Fifty-eight percent of patients returned to work within 3 months, whereas at least 88% returned to work once within 2 years. Two years after hospitalization, 12% of ACS patients had not returned to work at all, and 24% were working, but not at pre-ACS levels. For all ACS-patients, the most mentioned categories of facilitating factors to return to work were having no complaints and not having signs or symptoms of heart disease. Physical incapacity, co-morbidity, and mental incapacity were the top 3 categories of hindering factors against returning to work.
Within 2 years, 36% of the patients had not returned to work at their pre-ACS levels. Disease factors, functional capacity, environmental factors, and personal factors were listed as affecting subjects' work ability level.
Acute coronary syndrome; Return to work; Facilitating; Hindering factors
To reach insurance physician (IPs) consensus on factors that must be taken into account in the assessment of the work ability of employees who are sick-listed for 2 years.
A Delphi study using online questionnaires was conducted from October 2010 to March 2011.
One hundred and two insurance physicians reached a consensus on important factors for return to work (RTW) of employees on long-term sick leave; from those factors, the most relevant for the assessment of work ability was determined. From a total of 22 relevant factors considered for the return to work of long-term sick-listed employees, consensus was reached on nine relevant factors that need to be taken into account in the assessment of the work ability of employees on long-term sick leave. Relevant factors that support return to work are motivation, attitude towards RTW, assessment of cognitions and behaviour, vocational rehabilitation in an early stage and instruction for the sick-listed employee to cope with his disabilities. Relevant factors that hinder RTW are secondary gain from illness, negative perceptions of illness, inefficient coping style and incorrect advice of treating physicians regarding RTW.
Non-medical personal and environmental factors may either hinder or promote RTW and must be considered in the assessment of the work ability of long-term sick-listed employees. Assessment of work ability should start early during the sick leave period. These factors may be used by IPs to improve the quality of the assessment of the work ability of employees on long-term sick leave.
Long-term sick leave; Sick-listed employees; Work ability assessment; Physicians’ perspective; Disability assessment
Introduction Among the working population, unemployed and temporary agency workers are a particularly vulnerable group, at risk for sickness absence due to psychological problems. Knowledge of prognostic factors for work participation could help identify sick-listed workers with a high-risk for work disability and provide input for sickness absence counseling. The purpose of this study was to identify prognostic factors for the work participation of medium- and long-term sick-listed unemployed and temporary agency workers with psychological problems. Methods A cohort of 932 sick-listed unemployed and temporary agency workers with psychological problems was followed for one and a half years. Data collection was conducted at three time-frames: 10 months, 18 months and 27 months after reporting sick. Univariate and multiple logistic regression analyses were performed. Results Perceived health, full return-to-work (RTW) expectations, age and work status at 18 months were strong prognostic factors for work participation at subsequent time-frames in the univariate analyses. Multiple logistic regression revealed that full RTW expectation was a prognostic factor for future work participation in both the medium- and long-term, whereas moderate-to-good perceived health was a prognostic factor for work participation in the medium-term. Being under 45 years of age and having a positive work status at 18 months were prognostic factors for work participation in the long-term. Conclusions Workers’ self-appraisal of health, age and work status were strong prognostic factors for the future work participation of sick-listed unemployed and temporary agency workers with psychological problems. These findings could help occupational and insurance physicians identify high-risk sick-listed workers for sickness absence counseling.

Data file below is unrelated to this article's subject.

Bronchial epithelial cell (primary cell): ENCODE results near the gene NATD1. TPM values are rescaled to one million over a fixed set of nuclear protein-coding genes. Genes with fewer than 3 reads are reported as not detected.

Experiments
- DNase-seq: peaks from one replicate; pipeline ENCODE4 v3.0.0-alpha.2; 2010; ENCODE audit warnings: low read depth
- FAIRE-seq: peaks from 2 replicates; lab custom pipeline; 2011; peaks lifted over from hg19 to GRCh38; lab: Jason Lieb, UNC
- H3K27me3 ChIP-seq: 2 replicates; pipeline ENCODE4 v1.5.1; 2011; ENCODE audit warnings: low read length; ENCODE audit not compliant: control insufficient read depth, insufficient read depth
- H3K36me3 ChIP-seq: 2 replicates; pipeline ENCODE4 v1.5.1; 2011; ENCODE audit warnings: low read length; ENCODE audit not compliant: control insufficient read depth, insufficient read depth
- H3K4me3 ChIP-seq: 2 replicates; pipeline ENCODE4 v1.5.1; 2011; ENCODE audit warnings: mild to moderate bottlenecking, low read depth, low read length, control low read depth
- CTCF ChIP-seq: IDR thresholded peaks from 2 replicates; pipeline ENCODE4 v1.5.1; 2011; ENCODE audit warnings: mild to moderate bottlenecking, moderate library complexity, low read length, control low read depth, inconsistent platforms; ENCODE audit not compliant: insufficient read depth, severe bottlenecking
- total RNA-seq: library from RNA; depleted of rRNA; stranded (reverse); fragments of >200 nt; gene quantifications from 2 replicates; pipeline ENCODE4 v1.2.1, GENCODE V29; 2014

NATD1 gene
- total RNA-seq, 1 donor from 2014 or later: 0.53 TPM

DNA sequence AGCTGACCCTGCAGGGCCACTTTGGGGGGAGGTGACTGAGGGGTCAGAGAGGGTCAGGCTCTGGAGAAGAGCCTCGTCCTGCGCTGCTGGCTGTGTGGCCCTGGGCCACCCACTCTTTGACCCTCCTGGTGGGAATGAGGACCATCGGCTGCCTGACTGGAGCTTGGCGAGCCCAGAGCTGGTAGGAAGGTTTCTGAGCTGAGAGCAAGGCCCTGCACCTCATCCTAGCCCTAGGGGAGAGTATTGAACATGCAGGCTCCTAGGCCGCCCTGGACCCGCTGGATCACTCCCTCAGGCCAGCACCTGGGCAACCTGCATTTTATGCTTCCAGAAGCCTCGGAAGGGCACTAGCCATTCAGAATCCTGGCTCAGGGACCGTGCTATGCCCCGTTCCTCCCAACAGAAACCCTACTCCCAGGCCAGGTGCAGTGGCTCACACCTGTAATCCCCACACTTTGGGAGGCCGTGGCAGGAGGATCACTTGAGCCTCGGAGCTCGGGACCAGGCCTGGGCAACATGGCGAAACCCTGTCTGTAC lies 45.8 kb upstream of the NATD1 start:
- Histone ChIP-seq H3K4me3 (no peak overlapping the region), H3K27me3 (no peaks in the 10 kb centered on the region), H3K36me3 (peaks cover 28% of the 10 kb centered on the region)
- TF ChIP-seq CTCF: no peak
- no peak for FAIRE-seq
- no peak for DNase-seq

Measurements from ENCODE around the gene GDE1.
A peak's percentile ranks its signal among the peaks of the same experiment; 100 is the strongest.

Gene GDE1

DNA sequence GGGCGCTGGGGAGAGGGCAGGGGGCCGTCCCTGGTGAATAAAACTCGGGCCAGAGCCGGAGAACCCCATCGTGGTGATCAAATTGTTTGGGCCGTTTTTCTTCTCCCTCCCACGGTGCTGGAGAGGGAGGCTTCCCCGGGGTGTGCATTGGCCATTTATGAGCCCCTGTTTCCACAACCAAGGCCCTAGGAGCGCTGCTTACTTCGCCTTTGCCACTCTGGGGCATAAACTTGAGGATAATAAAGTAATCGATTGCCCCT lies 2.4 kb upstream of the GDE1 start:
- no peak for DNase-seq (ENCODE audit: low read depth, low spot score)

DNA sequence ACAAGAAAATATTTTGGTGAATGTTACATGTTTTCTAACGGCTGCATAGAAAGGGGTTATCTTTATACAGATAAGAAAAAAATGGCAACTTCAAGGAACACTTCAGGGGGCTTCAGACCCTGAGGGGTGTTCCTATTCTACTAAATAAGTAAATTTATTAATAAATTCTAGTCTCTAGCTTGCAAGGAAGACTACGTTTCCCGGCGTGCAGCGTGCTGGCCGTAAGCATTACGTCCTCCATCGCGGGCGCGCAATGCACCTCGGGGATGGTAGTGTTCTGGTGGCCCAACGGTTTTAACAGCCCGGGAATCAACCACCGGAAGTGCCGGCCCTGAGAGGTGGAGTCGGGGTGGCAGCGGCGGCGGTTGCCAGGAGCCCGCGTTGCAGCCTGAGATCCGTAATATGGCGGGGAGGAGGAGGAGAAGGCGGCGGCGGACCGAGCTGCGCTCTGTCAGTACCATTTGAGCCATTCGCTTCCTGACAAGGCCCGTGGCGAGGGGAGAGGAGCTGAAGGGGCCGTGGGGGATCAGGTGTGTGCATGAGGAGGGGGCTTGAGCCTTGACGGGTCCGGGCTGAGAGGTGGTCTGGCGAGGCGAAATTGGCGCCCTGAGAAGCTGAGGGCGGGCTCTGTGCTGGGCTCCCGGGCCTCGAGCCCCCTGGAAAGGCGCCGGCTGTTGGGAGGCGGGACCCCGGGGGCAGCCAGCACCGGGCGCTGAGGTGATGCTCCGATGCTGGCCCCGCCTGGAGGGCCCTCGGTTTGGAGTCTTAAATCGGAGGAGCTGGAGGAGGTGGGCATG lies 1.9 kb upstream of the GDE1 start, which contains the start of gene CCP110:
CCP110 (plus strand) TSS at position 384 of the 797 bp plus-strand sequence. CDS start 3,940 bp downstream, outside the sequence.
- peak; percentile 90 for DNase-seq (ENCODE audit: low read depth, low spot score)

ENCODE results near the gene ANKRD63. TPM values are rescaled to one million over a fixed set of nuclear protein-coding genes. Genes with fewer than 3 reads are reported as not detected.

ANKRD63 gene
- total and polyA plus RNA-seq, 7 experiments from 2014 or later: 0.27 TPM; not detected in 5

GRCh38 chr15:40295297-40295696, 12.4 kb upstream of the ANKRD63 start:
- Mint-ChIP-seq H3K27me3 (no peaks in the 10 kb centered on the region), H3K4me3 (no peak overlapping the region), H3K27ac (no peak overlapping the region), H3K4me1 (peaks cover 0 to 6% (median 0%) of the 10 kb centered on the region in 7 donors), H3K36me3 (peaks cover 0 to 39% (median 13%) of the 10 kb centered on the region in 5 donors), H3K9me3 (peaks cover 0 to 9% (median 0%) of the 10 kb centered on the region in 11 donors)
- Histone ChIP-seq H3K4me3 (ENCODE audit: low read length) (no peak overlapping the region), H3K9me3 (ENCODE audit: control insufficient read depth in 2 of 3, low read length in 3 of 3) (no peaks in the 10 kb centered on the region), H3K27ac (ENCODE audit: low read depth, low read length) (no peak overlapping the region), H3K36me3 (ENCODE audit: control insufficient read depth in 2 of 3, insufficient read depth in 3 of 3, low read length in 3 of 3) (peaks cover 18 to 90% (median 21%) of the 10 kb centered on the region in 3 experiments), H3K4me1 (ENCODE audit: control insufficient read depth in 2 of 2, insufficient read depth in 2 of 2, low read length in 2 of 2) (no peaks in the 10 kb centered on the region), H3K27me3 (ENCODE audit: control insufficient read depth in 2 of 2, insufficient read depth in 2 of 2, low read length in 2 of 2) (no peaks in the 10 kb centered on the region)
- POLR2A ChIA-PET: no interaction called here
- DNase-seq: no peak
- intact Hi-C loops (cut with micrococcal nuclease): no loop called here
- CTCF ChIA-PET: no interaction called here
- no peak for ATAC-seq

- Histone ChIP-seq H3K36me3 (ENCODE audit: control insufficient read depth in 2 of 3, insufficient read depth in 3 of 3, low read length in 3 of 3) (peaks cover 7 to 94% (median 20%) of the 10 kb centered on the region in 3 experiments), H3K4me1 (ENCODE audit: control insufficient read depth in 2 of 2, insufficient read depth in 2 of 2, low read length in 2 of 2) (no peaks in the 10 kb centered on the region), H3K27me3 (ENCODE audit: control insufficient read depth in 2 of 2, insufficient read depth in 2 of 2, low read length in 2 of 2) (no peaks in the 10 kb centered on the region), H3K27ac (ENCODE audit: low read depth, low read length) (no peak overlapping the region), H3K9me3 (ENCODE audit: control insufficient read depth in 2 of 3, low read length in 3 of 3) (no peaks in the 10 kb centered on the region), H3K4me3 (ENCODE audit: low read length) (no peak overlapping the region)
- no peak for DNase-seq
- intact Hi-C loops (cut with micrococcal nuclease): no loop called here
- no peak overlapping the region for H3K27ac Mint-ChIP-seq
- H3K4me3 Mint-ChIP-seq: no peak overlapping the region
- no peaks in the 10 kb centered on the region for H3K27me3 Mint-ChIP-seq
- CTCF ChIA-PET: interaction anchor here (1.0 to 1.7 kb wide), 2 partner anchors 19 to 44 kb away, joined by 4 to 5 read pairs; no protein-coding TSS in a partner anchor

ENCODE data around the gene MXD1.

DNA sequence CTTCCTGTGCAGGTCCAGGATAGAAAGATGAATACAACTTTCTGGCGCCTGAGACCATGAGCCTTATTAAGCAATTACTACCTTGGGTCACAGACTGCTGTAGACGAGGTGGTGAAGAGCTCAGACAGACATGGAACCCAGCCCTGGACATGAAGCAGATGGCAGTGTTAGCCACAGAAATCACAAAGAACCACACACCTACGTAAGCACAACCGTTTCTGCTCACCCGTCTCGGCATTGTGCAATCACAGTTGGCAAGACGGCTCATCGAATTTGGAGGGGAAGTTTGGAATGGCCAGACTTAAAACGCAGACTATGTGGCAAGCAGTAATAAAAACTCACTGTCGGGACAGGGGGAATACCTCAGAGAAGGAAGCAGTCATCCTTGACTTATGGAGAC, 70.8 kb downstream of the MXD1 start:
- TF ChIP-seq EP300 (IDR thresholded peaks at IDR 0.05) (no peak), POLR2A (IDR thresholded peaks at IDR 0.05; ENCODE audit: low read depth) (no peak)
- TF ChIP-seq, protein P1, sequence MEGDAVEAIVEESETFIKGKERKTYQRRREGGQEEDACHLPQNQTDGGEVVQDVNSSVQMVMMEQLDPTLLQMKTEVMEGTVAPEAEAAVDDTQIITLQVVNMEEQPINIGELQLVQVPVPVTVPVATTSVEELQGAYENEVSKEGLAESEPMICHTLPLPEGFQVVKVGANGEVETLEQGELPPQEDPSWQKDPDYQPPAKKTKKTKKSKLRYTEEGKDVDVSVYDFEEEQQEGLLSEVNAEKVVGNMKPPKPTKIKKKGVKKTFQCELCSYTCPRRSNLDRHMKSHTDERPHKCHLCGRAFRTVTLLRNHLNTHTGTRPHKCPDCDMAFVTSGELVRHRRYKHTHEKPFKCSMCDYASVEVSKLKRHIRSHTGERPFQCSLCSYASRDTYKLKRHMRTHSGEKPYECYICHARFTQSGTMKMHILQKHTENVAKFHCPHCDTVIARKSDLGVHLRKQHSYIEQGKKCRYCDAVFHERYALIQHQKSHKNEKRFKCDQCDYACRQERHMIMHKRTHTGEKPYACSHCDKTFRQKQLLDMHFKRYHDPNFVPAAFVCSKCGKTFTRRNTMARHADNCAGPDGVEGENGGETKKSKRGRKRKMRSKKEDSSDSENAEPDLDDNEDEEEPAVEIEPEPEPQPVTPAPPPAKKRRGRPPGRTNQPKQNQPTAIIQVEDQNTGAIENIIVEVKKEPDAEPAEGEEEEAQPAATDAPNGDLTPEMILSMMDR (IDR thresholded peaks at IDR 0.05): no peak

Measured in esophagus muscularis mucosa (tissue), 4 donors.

Unemployment; Participation; Psychological problems; Prognostic factors; Vocational rehabilitation
The aims of this study were to investigate (1) the concurrent relationship between short-term and long-term stress reactivity measured by cortisol excretion and (2) the relationship of these physiological stress effects with self-reported stress and need for recovery after work (NFR).
Participants were production workers in the meat-processing industry. Short-term cortisol excretion was calculated by summing 18 saliva samples, sampled over a 3-day period. Samples were delivered by 37 participants. Twenty-nine of them also supplied one hair sample of at least 3 cm in length for an analysis of long-term (3 months) cortisol excretion. All of them filled in a short questionnaire on self-reported stress and NFR. Self-reported stress was assessed by a three-item stress screener; NFR was assessed by an 11-item scale.
Short-term and long-term cortisol excretion are significantly, but moderately, associated (r = 0.41, P = 0.03). Short-term and long-term cortisol excretion correlated weakly to self-reported stress and NFR (correlations varied from −0.04 to 0.21).